29 March 2016

“Obscene” Fundraising Gigs Point to Need for Campaign Finance Reform

—March 29, 2016

If you’re an avowed Hillary Clinton supporter and want to boost her campaign finance coffers then you should consider a visit to California next month where you can scoop up a seat at one of two fundraisers starring Hollywood icon George Clooney, and his wife, Amal. For the low price of $353,400 you can reserve a seat at the head table with Hillary, George and Amal during an April 15 fundraiser in San Francisco, or, should you be accepting of a bit less influence in her future presidency, for $100,000 you can crash the pre-dinner reception.

For those unable to afford that level of influence, $33,400 gets you a photo with theHillary Campaign Money candidate (no word on whether the price includes any reception time, an autograph, or if additional charges accrue should the candidate deign speak to you during the photo op). On April 16, you can also pony up that more modest $33,400 figure to attend a fundraiser at the Clooney’s Los Angeles mansion. Other than dinner, details on what you get for the $33,400 cost are unavailable, and it is unclear whether additional charges might be applied for photo ops and the like.

According to Hillary’s prime opponent for the Democratic nomination, Bernie Sanders, the use of such fundraising is “obscene.” Pointing to the high-dollar fundraising as “the problem with American politics,” the Bernster said it was not only the Clooney events, but the fact that Hillary has raised more than $15 million from Wall Street, and “millions more from the fossil fuel industry and from the drug companies.” The Bern reiterated that he was not criticizing the actor, but “a corrupt campaign finance system where big money interests—and it’s not Clooney, it’s the people coming to this event—have undue influence on the political process.”

In a letter to supporters, Sanders campaign manager Jeff Weaver wrote that an employee making the federal minimum wage would have to work 24 hours a day, 365 days a year for more than five years to come up with the money to attend the April 15 Hillary fundraiser.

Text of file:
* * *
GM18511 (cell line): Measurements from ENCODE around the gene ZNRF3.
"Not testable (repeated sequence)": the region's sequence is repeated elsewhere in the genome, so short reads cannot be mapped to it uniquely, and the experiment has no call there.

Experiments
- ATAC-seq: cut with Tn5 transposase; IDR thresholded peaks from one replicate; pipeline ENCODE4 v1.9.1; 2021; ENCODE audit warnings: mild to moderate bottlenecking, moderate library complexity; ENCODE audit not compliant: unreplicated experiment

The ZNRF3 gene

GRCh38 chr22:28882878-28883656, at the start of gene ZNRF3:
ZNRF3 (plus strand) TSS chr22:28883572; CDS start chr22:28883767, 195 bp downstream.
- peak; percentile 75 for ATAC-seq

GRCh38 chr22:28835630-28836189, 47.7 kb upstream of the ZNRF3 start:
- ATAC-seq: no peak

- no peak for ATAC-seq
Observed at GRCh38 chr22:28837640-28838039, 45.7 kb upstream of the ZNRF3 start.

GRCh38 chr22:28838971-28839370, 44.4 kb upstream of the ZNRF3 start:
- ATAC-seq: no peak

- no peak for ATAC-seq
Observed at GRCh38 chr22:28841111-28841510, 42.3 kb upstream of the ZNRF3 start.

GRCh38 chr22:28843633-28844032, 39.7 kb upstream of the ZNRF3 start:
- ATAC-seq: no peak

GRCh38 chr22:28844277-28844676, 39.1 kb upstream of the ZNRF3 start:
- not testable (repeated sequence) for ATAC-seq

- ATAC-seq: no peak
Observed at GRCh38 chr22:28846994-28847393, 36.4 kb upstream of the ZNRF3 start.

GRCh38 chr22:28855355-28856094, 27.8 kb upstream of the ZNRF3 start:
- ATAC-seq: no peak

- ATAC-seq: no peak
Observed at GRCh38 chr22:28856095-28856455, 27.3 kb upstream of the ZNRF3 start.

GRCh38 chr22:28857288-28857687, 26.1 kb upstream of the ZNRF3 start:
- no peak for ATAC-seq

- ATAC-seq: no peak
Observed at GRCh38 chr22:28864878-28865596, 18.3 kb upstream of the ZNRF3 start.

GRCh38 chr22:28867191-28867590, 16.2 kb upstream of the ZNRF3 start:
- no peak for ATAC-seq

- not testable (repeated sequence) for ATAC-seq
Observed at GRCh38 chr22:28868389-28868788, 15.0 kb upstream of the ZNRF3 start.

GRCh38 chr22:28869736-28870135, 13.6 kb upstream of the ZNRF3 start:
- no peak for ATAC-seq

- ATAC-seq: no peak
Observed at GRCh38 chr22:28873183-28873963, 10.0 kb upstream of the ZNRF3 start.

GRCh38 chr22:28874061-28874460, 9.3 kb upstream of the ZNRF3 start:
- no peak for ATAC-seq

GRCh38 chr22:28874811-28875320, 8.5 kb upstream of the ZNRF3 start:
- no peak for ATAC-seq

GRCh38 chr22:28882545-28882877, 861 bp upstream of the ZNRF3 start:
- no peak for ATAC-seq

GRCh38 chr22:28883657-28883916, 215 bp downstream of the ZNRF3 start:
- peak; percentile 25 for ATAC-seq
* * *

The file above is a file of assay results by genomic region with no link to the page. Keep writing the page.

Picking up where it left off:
Bernie’s campaign, for the record, has been primarily funded by small donations, with the cost of attending a “Feel the Bern” event ranging from $15 to $50. Bernie further contrasted his fundraising by noting that his campaign had received about 6 million individual contributions averaging $27 per donation. “I think what we’re trying to do is run a campaign, to paraphrase Abraham Lincoln, of the people, by the people and for the people, not just reaching out to billionaires and the wealthiest people in this country,” he said.

While George Clooney is a diehard Hillary supporter, the actor has also expressed admiration for Bernie. “I really love Bernie Sanders, and am really glad he is in the debate,” he told the Guardian magazine earlier this month. “He is forcing the conversation to things that never get talked about in U.S. politics: disparity between the rich and the poor, which is getting worse and worse every day.”

We wonder whether George can spell “irony.” 

Little doubt that such extravagant, expensive and “obscene” campaign fundraising is driving a large part of the appeal of both Bernie and the top Republican contender, Donald Trump, both of whom remain untainted by any perceptions of big money influence. While the other candidates—especially Hillary—are going to be ostensibly beholden to the big money donors who so generously helped fund their campaigns, Bernie and Donald ain’t gonna owe anybody anything.

And that’s certainly a rarity these days in American politics. But why can’t we see more of this…say from candidates who aren’t on the extreme edges of the political spectrum?

Or more importantly, why can’t Congress get its shit together and put forth “meaningful” campaign finance reform? Polls consistently show that almost 80 percent of Americans support meaningful reform, and the influence of money becomes ever more apparent with each successive election cycle.


Short of electing one of the current two untainted presidential candidates, what is it going to take to start getting money out of U.S. politics? Hash It Out!

—M.J. Moye



M.J. Moye